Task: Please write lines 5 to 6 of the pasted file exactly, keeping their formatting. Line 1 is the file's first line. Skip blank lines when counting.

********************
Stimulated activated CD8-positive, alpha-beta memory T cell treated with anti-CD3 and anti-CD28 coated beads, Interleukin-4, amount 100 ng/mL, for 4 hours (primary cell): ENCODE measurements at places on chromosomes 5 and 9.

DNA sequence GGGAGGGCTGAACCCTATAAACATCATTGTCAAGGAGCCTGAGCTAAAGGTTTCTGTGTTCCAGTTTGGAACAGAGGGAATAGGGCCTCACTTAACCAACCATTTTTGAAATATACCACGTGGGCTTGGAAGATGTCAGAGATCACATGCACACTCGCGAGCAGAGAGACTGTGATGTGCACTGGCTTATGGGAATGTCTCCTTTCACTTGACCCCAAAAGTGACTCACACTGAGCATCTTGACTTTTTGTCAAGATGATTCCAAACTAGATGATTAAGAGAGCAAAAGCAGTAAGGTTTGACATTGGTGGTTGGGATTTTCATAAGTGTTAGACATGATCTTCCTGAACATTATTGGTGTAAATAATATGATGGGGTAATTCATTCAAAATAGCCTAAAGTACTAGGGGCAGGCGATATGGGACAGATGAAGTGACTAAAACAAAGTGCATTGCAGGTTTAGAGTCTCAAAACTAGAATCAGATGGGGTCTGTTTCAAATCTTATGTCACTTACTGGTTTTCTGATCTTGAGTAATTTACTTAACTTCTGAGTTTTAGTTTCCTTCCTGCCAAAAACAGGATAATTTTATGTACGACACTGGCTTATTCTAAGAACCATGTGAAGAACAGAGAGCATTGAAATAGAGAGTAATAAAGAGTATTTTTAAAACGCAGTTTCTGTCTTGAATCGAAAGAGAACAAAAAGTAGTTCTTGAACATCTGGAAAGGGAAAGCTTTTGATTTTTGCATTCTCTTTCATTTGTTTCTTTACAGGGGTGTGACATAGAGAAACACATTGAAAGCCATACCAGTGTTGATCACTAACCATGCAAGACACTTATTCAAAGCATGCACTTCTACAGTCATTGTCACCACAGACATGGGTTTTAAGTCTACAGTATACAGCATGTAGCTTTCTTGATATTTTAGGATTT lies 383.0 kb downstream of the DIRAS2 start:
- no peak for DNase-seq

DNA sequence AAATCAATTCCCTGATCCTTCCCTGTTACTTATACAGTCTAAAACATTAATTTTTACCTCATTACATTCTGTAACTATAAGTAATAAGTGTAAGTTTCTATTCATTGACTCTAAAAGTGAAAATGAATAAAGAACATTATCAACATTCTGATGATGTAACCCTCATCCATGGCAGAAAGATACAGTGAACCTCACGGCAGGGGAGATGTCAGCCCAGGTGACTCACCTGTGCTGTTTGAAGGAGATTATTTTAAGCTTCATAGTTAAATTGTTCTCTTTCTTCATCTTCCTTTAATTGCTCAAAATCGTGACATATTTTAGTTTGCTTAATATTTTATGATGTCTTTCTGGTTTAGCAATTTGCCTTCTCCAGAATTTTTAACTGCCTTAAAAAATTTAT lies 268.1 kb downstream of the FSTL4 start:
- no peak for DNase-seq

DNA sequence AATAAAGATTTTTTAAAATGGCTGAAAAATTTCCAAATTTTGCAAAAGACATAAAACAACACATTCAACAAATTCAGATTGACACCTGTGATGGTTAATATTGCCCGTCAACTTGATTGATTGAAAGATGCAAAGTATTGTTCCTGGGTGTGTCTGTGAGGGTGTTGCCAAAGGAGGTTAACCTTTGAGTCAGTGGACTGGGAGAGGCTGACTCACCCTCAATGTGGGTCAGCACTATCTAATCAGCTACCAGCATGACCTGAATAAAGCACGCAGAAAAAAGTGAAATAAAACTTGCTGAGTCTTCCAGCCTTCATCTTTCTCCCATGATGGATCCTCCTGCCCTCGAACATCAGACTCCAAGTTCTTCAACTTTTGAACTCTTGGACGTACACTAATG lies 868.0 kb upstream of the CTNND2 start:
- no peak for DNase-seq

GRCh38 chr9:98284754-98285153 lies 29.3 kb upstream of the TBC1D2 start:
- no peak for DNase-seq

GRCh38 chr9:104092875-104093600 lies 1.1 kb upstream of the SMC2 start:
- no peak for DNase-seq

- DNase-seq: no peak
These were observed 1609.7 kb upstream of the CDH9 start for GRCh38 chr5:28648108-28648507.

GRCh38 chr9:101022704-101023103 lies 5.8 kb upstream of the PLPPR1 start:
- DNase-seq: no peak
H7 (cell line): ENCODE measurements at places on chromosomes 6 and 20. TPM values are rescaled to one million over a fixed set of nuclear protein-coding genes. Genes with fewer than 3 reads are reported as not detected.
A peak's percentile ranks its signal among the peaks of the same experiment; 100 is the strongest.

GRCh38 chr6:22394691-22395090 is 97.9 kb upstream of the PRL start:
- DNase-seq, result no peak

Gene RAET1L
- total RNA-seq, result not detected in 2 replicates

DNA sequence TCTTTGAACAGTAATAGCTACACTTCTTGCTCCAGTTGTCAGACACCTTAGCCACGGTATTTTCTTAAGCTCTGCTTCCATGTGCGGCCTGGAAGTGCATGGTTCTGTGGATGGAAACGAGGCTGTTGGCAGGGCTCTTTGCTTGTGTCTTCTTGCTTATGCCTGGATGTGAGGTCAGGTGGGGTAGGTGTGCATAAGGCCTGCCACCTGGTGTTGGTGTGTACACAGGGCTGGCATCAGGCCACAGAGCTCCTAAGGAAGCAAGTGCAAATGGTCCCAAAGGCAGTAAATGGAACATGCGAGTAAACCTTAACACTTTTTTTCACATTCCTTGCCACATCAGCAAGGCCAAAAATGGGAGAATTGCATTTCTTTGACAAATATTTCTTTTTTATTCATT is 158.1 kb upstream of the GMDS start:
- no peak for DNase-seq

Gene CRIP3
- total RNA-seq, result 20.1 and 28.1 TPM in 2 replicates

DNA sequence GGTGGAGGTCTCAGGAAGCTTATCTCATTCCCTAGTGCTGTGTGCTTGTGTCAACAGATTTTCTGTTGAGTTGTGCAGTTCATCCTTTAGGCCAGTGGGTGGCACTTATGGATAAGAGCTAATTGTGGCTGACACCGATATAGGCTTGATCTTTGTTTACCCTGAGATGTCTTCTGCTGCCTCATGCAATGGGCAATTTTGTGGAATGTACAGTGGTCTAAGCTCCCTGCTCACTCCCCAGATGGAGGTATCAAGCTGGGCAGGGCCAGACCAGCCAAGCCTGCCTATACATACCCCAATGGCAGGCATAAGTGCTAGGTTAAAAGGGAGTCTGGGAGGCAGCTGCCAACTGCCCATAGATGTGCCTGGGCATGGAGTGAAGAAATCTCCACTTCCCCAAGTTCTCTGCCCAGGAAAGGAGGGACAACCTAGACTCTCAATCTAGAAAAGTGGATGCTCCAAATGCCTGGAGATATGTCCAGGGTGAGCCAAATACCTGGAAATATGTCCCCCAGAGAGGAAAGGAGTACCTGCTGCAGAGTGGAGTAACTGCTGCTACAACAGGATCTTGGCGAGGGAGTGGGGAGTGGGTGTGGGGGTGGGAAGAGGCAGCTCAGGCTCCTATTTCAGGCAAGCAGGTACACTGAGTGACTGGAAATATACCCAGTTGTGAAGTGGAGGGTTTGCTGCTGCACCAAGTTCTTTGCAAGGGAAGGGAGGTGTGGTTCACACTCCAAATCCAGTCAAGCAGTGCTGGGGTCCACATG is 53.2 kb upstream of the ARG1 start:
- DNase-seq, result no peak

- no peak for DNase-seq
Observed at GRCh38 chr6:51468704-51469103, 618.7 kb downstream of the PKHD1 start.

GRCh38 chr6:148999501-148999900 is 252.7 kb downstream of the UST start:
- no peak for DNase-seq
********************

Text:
- no peak for DNase-seq

DNA sequence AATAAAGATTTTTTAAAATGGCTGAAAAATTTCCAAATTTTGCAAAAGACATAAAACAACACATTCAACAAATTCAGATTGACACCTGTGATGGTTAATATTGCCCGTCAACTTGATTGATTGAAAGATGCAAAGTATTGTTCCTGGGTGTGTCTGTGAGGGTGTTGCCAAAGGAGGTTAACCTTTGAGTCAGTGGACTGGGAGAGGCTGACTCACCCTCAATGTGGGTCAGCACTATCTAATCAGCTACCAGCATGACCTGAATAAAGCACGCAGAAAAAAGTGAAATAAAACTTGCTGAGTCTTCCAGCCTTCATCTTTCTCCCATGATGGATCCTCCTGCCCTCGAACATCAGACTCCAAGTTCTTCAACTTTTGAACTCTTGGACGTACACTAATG lies 868.0 kb upstream of the CTNND2 start: